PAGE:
Article originally written in January 2015
Jeremy K.* , a survivor at Making Waves, advocates that mental health care professionals should be open to learn about the cultural background of their patients.
Jeremy is surprised at the lack of ethnic minority psychiatrists, nurses and other health care providers that have an important role in mental health care. When presenting his observations as a consultant to the Implementing Recovery through Organisational Change (ImROC) initiative, Jeremy received a honest reply from one psychiatrist. The clinician said he was treating mainly minority patients, but he didn’t know how an African-Caribbean person is like when he is not unwell.
A number of studies have shown that African-Caribbean people are over-represented in British psychiatric hospitals. Within Black and Minority Ethnic communities, Caribbean people are the most diagnosed with psychosis, revealed a survey commissioned by the Time to Change campaign and published in March last year.
It has been suggested that white psychiatrists might misunderstand the culturally encoded experiences of African and Caribbean people. Stresses associated with racial discrimination may also account for this over diagnosis. Jeremy, who was a self-employed pharmacist when he was sectioned ten years ago, says he was stopped by the police more than once for no apparent reason while driving his BMW.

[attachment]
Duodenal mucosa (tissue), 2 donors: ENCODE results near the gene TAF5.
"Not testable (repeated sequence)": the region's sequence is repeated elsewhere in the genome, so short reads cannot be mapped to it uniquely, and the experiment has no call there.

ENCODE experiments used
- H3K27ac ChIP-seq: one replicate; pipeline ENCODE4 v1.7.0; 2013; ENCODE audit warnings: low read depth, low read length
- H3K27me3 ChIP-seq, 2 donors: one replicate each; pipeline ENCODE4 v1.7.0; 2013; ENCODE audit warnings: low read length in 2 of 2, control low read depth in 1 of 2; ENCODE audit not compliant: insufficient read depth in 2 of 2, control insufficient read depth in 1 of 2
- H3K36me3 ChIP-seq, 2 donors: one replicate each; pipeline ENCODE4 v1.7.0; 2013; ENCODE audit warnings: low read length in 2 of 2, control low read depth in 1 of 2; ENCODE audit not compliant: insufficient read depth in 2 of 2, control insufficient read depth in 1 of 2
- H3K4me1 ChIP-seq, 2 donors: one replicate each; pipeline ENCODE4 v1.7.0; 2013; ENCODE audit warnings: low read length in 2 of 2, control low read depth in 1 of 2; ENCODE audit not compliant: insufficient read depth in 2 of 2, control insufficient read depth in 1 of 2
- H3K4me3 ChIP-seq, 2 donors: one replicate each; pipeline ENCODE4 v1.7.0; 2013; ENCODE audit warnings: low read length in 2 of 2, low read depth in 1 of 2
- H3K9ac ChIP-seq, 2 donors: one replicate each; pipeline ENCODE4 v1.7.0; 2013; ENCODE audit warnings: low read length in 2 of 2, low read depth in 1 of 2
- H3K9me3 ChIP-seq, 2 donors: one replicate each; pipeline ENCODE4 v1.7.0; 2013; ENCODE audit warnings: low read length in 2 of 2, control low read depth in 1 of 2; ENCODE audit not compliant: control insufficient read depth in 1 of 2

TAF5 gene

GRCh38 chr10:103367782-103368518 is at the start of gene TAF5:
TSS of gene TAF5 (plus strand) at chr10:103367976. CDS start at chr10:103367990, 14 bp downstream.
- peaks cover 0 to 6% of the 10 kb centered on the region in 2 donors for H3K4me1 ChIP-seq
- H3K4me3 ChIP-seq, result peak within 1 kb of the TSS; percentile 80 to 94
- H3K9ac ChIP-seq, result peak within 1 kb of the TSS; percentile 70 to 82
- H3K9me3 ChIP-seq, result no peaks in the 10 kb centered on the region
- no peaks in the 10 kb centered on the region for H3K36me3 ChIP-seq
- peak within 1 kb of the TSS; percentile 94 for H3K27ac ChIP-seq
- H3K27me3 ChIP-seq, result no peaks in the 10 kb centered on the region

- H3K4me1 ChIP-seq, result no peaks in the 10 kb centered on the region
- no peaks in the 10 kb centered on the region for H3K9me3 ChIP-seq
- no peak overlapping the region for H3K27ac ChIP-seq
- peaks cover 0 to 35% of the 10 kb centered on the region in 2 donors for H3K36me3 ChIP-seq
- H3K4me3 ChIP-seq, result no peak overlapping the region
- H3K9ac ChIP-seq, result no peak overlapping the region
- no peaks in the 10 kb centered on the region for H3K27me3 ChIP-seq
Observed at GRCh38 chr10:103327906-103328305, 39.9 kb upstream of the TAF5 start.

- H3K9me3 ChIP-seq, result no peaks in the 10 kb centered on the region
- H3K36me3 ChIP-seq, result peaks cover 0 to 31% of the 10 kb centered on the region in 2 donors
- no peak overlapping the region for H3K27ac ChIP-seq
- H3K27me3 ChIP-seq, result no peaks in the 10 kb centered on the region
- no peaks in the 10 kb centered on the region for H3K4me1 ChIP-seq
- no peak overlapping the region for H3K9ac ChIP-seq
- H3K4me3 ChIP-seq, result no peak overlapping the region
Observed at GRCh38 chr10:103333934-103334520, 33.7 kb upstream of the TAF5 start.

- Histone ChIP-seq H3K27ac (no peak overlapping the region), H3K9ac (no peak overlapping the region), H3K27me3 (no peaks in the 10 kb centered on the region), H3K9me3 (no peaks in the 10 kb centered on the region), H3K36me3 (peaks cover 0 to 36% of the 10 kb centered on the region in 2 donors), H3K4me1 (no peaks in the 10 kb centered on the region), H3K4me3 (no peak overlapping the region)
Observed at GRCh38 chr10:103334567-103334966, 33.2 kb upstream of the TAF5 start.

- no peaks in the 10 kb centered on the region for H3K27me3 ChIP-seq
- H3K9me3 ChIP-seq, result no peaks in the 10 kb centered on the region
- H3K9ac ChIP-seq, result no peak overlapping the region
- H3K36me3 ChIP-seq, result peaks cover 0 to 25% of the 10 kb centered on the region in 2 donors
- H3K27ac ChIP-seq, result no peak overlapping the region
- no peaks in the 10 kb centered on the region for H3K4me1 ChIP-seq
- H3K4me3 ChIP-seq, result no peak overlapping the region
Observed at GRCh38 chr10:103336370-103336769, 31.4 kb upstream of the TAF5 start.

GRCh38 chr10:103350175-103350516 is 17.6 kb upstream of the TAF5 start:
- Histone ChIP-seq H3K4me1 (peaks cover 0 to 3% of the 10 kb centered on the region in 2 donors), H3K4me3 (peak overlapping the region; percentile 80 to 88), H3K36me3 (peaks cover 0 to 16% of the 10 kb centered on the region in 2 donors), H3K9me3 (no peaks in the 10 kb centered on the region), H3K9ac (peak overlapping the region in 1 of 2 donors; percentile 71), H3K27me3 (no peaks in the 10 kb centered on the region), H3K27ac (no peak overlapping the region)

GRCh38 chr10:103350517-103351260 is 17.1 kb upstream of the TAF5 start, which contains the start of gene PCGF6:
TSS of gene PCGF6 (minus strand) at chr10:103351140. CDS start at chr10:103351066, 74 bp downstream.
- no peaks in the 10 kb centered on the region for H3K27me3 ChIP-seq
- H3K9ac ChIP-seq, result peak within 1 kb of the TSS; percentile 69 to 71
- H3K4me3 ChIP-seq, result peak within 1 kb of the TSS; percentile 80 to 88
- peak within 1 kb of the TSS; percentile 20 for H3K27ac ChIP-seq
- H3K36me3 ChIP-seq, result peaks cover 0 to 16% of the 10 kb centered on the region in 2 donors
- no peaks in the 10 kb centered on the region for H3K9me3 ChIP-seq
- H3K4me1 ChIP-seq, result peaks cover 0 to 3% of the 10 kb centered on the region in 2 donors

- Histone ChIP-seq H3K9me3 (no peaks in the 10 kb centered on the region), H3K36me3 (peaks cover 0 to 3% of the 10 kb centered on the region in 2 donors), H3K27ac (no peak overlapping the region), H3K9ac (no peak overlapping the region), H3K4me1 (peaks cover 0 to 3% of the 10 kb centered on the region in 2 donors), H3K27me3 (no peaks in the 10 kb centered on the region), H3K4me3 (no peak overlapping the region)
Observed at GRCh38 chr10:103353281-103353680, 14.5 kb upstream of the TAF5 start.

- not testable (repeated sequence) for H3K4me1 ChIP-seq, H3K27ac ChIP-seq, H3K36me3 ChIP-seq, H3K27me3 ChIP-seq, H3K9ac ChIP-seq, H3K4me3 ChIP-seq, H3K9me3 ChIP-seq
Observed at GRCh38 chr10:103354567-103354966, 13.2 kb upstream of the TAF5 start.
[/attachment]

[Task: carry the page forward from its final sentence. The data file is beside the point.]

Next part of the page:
“Socialize with us, see what makes us laugh, see what makes us cry, what makes us happy or sad.”
Richard Bentall, in his 2003 book “Madness Explained”, suggests that African-Caribbean people express distress in a way that is perceived by northern europeans as aggressive and leads to intervention by psychiatric services. Jeremy says most of it has to do with misinterpretation of cultural cues.
“When we speak, we tend to break eye contact a lot, and people see that as being unwell. It is not. It’s just something we do naturally to decrease the sense of aggression, because we are passionate people when we speak.
“What I would call for in immediate effect is more cultural competence among professionals,” says Jeremy. “Socialize with us, see what makes us laugh, see what makes us cry, what makes us happy or sad.”
On his journey through the mental health care system, very seldom had Jeremy the chance to have his voice heard. He confirms what Richard Bentall writes about psychiatric wards today: psychiatrists see their patients for only a few minutes every week and psychologists prefer to work in outpatient clinics.
How can mental health care services in psychiatric wards become culturally compatible? Jeremy sends an invitation to practitioners: “When it comes to working cross-culturally, get to know your patients, get some practical experience with them. If you know of a ceremony, find yourself down there, or if you get fifteen minutes in the day, listen to KEMET FM for the music we listen to.”
Jeremy hopes that more cultural understanding will help professionals to refrain from pathologising cultural differences.
* NAME HAS BEEN CHANGED